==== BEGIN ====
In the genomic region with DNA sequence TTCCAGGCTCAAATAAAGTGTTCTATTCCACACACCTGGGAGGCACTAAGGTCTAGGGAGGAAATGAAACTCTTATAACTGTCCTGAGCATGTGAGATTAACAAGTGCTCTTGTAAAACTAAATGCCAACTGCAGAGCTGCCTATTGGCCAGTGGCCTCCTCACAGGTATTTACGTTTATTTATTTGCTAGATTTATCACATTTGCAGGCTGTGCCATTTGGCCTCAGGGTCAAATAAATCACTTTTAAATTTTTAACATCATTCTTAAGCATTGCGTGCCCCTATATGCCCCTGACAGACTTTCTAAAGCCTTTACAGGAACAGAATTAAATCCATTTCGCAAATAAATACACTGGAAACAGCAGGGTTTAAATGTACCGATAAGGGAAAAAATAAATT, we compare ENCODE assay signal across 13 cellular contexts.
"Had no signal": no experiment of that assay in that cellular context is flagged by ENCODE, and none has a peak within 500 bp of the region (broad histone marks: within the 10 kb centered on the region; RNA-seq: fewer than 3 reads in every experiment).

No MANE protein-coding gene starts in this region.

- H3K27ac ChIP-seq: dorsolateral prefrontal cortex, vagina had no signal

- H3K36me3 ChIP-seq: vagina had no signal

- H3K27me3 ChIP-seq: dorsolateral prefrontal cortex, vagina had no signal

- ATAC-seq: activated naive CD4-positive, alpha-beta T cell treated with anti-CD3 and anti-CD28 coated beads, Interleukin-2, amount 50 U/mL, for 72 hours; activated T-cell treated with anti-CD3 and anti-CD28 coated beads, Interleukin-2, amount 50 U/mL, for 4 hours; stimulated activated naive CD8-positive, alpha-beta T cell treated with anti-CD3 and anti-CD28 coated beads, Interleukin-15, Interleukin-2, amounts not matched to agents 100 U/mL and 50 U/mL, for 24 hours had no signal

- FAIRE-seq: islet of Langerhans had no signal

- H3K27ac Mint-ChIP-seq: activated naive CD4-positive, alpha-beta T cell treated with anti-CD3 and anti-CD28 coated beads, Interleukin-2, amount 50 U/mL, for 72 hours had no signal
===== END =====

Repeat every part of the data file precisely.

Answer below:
In the genomic region with DNA sequence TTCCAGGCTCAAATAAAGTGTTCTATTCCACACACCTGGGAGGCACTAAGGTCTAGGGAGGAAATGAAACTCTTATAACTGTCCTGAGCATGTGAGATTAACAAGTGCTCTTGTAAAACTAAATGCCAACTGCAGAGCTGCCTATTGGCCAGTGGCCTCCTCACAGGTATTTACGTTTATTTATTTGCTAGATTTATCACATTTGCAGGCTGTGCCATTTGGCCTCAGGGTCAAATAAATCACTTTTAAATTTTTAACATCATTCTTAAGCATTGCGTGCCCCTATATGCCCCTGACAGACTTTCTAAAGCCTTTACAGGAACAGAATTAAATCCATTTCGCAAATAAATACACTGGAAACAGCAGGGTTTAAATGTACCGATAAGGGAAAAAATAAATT, we compare ENCODE assay signal across 13 cellular contexts.
"Had no signal": no experiment of that assay in that cellular context is flagged by ENCODE, and none has a peak within 500 bp of the region (broad histone marks: within the 10 kb centered on the region; RNA-seq: fewer than 3 reads in every experiment).

No MANE protein-coding gene starts in this region.

- H3K27ac ChIP-seq: dorsolateral prefrontal cortex, vagina had no signal

- H3K36me3 ChIP-seq: vagina had no signal

- H3K27me3 ChIP-seq: dorsolateral prefrontal cortex, vagina had no signal

- ATAC-seq: activated naive CD4-positive, alpha-beta T cell treated with anti-CD3 and anti-CD28 coated beads, Interleukin-2, amount 50 U/mL, for 72 hours; activated T-cell treated with anti-CD3 and anti-CD28 coated beads, Interleukin-2, amount 50 U/mL, for 4 hours; stimulated activated naive CD8-positive, alpha-beta T cell treated with anti-CD3 and anti-CD28 coated beads, Interleukin-15, Interleukin-2, amounts not matched to agents 100 U/mL and 50 U/mL, for 24 hours had no signal

- FAIRE-seq: islet of Langerhans had no signal

- H3K27ac Mint-ChIP-seq: activated naive CD4-positive, alpha-beta T cell treated with anti-CD3 and anti-CD28 coated beads, Interleukin-2, amount 50 U/mL, for 72 hours had no signal